Moreover, some schizophrenics also see "visions" or "visual hallucinations." They may see "monsters," "ghosts," "demons," "aliens" or other strange imaginary beings. But some of them see what appear to be pleasant beings such as "angels", "fairies" or imaginary friends.
There are also many types of schizophrenia, including the paranoid type (e.g. Biblical prophets shouting, "the end is near!"), the catatonic type (e.g. the Biblical prophet Ezekiel stiff in bed), the childhood type (e.g. the Biblical prophet Samuel), and the hebephrenic type (disorganized, incoherent, with unusual or funny facial expressions, typically depicted in some movies). A schizophrenic may actually have all these different characteristics at one point or another, but is classified depending on the most dominant symptom.
Moreover, once a person develops schizophrenia, the condition may evolve into other types of disorders. A schizophrenic may mellow down and become bi-polar (formerly called manic depression). Bi-polars may have symptoms similar to schizophrenia such as hallucinations and delusions, but the mood swings--switching between mania and depression--are more apparent. Bi-polars are potentially very creative due to the numerous ideas flowing through their heads during periods of mania. And many of the world's leading scientists, writers, and intellectuals are bi-polars. If this mania is properly harnessed, then the bi-polar can accomplish great things. On the other hand, if the bi-polar doesn't tame it, they can become like mad scientists or even homeless, carefree wanderers.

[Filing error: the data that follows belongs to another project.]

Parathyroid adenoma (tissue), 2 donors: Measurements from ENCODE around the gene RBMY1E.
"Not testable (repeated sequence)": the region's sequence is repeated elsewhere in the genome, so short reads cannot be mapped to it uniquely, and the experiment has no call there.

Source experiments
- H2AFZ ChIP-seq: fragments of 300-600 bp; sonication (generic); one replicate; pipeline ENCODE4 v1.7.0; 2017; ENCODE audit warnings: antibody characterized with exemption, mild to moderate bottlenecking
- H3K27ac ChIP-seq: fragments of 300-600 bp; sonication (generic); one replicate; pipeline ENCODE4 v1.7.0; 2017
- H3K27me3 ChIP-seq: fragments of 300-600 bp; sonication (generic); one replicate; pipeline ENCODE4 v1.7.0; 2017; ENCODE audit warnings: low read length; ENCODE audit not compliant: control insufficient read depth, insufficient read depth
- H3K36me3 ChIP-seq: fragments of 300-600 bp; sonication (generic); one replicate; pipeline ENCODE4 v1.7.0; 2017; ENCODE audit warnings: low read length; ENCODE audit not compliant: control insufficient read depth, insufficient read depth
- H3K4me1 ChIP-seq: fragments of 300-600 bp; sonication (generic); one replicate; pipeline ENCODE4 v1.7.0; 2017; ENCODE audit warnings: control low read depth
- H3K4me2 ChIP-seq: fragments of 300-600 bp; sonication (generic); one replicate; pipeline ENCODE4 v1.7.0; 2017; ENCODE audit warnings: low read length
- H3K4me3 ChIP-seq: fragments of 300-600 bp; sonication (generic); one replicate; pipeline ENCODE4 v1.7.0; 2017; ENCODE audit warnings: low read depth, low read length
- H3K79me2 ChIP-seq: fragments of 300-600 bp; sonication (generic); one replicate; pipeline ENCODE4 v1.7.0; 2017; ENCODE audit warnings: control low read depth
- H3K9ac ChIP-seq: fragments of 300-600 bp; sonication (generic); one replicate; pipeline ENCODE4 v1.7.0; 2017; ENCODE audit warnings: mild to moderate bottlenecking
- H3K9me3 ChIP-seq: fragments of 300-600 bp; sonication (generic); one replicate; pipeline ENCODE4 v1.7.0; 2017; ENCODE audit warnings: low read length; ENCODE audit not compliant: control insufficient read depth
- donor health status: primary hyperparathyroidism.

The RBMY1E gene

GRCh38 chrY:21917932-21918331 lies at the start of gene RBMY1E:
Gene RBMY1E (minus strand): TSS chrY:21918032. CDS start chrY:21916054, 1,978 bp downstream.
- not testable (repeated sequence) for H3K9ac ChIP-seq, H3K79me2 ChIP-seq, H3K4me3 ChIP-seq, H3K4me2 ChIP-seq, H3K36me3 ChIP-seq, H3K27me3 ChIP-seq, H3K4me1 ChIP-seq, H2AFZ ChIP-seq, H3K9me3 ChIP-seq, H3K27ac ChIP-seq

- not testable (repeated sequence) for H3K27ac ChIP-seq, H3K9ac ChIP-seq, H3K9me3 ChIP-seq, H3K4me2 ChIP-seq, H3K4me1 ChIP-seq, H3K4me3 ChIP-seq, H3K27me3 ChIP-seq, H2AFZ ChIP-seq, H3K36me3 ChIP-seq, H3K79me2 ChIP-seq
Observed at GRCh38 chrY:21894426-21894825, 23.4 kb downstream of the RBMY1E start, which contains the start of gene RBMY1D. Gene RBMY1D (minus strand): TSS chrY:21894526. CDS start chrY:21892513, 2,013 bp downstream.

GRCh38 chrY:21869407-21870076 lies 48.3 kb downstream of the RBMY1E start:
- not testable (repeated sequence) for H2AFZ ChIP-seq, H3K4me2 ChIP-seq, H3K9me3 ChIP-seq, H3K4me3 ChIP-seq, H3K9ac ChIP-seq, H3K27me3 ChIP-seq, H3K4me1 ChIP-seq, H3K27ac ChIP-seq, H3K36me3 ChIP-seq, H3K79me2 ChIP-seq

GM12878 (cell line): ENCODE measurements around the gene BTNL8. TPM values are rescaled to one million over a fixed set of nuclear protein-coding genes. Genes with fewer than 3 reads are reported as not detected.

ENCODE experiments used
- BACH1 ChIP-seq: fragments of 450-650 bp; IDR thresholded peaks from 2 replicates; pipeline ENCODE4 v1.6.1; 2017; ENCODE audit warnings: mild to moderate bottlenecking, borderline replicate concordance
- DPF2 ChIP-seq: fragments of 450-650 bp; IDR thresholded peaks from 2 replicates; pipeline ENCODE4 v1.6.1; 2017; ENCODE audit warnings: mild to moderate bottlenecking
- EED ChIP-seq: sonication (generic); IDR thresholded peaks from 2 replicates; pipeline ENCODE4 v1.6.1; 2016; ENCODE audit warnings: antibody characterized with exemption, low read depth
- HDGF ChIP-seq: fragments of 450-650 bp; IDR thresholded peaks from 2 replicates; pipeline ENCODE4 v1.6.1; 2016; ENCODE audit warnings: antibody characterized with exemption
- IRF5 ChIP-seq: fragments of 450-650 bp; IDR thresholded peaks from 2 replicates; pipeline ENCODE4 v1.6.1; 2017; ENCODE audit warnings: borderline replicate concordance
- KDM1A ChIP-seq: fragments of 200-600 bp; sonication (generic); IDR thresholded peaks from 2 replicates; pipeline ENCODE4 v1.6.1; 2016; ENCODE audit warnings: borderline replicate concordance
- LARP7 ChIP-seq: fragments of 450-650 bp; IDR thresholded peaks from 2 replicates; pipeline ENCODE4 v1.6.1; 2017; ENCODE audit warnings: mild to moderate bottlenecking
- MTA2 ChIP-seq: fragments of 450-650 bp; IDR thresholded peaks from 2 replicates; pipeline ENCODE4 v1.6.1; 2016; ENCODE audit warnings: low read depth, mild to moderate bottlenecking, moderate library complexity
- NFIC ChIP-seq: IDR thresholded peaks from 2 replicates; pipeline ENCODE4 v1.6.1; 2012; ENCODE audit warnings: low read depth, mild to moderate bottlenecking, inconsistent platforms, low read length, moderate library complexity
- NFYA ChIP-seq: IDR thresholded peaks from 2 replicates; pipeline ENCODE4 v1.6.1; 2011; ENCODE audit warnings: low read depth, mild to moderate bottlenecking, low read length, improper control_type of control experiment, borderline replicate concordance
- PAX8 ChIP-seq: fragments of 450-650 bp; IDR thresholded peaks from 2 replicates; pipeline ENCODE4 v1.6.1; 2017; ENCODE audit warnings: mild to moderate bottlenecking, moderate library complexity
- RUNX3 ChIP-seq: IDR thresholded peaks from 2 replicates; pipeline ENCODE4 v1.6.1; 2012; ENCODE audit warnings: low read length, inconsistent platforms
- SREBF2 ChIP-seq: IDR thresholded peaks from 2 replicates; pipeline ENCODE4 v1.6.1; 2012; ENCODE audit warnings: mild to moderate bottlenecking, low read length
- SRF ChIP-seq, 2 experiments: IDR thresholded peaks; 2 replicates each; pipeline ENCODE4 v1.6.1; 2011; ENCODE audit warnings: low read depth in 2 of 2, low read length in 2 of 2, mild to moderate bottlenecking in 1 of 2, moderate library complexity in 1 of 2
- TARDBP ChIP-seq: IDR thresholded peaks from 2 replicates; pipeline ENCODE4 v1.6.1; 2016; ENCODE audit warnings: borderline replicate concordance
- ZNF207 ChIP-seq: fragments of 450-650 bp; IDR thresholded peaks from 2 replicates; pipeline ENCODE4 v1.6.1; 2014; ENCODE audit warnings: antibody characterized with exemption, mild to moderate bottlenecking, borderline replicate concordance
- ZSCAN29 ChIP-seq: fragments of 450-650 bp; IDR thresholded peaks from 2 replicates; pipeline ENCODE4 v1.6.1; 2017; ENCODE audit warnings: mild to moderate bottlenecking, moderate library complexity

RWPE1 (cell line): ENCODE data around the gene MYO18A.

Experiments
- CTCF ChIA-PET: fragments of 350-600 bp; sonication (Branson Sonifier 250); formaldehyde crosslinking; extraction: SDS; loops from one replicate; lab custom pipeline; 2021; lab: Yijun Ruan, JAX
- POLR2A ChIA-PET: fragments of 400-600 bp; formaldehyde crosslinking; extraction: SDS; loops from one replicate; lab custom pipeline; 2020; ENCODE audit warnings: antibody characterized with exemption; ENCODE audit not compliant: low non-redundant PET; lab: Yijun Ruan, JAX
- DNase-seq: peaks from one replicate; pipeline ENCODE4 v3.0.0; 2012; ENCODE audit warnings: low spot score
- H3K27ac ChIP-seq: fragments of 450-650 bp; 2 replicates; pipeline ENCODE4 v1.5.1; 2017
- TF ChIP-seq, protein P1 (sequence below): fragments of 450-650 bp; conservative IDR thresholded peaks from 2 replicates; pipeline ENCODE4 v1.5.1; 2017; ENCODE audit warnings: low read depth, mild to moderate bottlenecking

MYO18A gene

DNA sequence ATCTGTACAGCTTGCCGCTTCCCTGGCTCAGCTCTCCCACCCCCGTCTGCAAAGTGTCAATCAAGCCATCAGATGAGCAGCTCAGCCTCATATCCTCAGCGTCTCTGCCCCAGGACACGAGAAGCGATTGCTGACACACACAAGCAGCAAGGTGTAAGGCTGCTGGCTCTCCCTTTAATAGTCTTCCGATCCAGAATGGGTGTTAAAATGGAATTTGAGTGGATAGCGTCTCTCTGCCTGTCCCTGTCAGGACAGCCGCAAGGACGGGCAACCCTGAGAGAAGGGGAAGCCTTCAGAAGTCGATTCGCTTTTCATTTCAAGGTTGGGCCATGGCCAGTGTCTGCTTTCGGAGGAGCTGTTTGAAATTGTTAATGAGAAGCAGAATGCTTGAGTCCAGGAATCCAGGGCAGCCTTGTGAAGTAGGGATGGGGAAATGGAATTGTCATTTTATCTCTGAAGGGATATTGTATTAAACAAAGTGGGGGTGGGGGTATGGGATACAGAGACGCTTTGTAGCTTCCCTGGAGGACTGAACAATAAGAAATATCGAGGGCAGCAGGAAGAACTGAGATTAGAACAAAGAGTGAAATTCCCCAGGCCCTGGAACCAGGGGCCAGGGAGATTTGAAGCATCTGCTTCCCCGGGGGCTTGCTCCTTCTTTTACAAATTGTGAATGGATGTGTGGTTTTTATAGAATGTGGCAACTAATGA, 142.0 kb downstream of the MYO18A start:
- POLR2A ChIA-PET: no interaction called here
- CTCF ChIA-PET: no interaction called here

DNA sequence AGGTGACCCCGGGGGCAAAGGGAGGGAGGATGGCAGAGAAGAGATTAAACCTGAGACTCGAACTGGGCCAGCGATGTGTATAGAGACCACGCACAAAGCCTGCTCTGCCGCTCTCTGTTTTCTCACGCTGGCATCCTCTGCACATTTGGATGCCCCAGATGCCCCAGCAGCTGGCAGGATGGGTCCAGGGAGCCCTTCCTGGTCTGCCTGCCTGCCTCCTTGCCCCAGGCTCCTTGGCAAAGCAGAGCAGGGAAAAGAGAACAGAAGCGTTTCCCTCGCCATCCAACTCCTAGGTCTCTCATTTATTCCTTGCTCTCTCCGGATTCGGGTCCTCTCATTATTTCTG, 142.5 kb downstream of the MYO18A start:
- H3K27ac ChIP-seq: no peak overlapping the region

In addition, if a person has simultaneous symptoms of both schizophrenia and bi-polar disorder, he or she has schizoaffective disorder. This occurs when one is bi-polar and has symptoms of schizophrenia that lasts for at least two weeks without the dominant prevalence of mood disorders.
Of course, you will feel these different disorders when the chemicals in your brain, responsible for your emotions and moods become imbalanced. So the key then to relieve the symptoms is to balance your mind and body. And the philosophy of moderation in everything will help you find this balance. Interestingly enough, we don't have to re-invent the wheel to find the answers that we are looking for.
Two thousand five hundred years ago, a man who had schizoaffective disorder tried to find a solution to his problem. His life was full of suffering, and he experimented heavily to find a cure. Amazingly, among all the famous historical personalities who had schizophrenia, bi-polar disorder, or schizoaffective disorder, this man stands out. Unlike the Jewish schizophrenic Yoshua (Jesus Christ), who still had strong delusions even to his death, and unlike the Arabian Muhammad ibnu Abdillah (the Prophet Muhammad), who still had moderate delusions after he lived to civilize the Arabian world, Siddhartha Gautama (the Buddha or "Awakened One") was able to tame his delusions.
While Christians consider Yoshua to be a god, and while Muslims consider, Muhammad to be a messenger from God, Buddhists simply consider Siddhartha to be a teacher, or more appropriately, a physician. This is because Siddhartha emphasized to his followers that he was just a man who had something to teach. And he explained that even his own sayings or advice could not be trusted. Everyone else has to test it first to see if it is true. On that note, his followers improved his basic prescription to suffering.